Jnani - Self-realised
The Teachings of Sri Ramana Maharshi
Edited by David Godman

Question:Does a jnani have Sankalpas (desires)?

Sri Ramana Maharshi: The main qualities of the ordinary mind are Tamas (sloth, inertia) and Rajas (passion, excitement); hence it is full of egoistic desires and weaknesses. But the jnani’s mind is Suddhi-Sattva (pure harmony) and formless, functioning in the subtle Vijnanmayakosha (the sheath of knowledge), through which he keeps contact with the world. His desires are therefore also pure.

Question: What is the relation between the pure consciousness realised by the jnani and the ‘I am’-ness, which is accepted as the primary datum of experience?

Sri Ramana Maharshi: The undifferentiated consciousness of pure being is the Heart or Hridayam, which is what you really are. From the Heart arises the ‘I am’-ness as the primary datum of one’s experience. By itself it is completely pure (suddha-sattva) in character. It is in this form of pristine purity (suddha-sattva-swarupa), uncontaminated by Rajas and Tamas (activity and inertia, that the ‘I’ appears to subsist in the jnani.

Question:In the jnani the ego subsists in the pure form and therefore it appears as something real. Am I right?

Sri Ramana Maharshi: The existence of the ego in any form, either in the jnani or ajnani, is itself an experience. But to the ajnani who is deluded into thinking that the waking state and the world are real, the ego also appears to be real. Since he sees the jnani act like other individuals, he feels constrained to posit some notion of individuality with reference to the jnani also.

Question: How then does the Aham-Vritti (‘I’ thought, the sense of individuality) function in the jnani?

Sri Ramana Maharshi: It does not function in him at all. The jnani’s real nature is the Heart itself, because he is one and identical with the undifferentiated, pure consciousness referred to by the Upanishads as the Prajnana (full consciousness). Prajnana is truly Brahman, the absolute, and there is no Brahman other than Prajnana.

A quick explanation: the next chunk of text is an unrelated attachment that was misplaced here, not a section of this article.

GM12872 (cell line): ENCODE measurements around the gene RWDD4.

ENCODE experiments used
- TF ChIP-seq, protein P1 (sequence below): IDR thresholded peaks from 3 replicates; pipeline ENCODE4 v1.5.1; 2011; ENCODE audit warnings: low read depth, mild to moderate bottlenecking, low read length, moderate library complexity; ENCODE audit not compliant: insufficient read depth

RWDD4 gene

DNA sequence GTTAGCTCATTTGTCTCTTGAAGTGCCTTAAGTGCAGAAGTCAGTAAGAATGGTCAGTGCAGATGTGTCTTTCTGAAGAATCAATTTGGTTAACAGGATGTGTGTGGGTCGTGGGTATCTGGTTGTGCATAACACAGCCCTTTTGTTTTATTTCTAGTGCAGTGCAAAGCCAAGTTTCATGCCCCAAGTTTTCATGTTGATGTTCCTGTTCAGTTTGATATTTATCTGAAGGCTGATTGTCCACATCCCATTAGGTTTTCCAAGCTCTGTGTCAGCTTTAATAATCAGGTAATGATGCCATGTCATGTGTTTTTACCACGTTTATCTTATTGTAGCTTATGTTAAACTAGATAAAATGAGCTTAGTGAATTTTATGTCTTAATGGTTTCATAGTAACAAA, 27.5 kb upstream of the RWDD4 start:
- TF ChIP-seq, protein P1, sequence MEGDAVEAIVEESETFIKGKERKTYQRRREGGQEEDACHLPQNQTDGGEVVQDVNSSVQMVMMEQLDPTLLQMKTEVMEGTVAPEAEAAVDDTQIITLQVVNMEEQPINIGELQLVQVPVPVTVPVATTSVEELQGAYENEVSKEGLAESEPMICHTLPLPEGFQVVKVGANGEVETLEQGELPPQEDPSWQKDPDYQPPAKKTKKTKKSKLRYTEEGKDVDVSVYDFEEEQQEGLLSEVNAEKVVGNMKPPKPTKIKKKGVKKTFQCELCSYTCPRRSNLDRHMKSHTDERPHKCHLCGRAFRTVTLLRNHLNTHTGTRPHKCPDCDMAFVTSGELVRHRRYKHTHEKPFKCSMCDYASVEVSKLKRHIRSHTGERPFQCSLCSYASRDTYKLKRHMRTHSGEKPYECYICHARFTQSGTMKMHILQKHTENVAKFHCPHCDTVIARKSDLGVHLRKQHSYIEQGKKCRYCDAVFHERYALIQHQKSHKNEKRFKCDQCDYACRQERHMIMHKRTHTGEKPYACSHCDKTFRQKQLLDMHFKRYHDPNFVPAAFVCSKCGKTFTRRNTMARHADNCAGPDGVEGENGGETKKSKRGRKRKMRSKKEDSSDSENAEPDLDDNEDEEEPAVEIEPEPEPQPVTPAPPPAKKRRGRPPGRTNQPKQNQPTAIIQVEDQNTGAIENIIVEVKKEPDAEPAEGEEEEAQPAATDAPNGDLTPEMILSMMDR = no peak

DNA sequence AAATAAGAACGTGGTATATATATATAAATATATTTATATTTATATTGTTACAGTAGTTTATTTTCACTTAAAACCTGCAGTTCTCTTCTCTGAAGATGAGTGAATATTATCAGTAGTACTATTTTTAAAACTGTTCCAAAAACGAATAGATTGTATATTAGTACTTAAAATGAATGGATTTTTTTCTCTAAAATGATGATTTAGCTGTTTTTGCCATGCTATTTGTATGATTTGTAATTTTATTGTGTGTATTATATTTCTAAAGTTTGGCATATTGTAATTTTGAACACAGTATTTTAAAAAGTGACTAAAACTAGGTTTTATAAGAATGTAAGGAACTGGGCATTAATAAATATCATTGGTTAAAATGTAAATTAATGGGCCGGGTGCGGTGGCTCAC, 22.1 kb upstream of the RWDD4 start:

Enlightened part-1

You have very nicely chosen stanzas 1 to 3 from chapter 16 of Gita alongwith the relevance from Vivekachudamani, Upanishads for the submission of qualities which make the character of spiritualist and these virtues may also be in the natures of gurus but the recognition of a self-realized soul has been a matter of very, very inner entity because outwardly both the realized and unrealized seem the same; recognizer must be oneself self-realized soul to recognize other self-realized soul. There are many persons in the form of saints, gurus, enlightened who are outwardly(artificially) showing these qualities for the cheating the innocent people but their inner is very, very wicked.

NIDHI PARKASH | Tue, 02/02/2010 - 17:03
Asanga's picture


I have no way to gauge, like you...
I have relied upon my own inner intuition...
Sometimes, I have found, sometimes I have lost...
Mostly, I have found love, acceptance, joy, peace and silence...
I am, yet I am not...

Asanga | Tue, 02/02/2010 - 17:20
MAI's picture

This is a beautiful description of how it should be.

The true understanding however arises when one sometimes notices discrepencies between how it "SHOULD " be and how it "IS".

Then the last of the concepts { mind made images and ideas }also start to drop away as an acceptance of what IS is no longer super imposed with mind made images.

Confusing a self realized master's human side is our projection of how we have identified ourselves.We then stand exposed to ourselves -or rather who we think ourselves to be....!!!


MAI | Fri, 05/18/2012 - 02:43
Asanga's picture

What the scriptures say 'should be', may not be what 'is'...

As mentioned right at the beginning, this is what Hindu scriptures say... My own opinion is immaterial here.
I am, yet I am not...

Asanga | Fri, 05/18/2012 - 09:32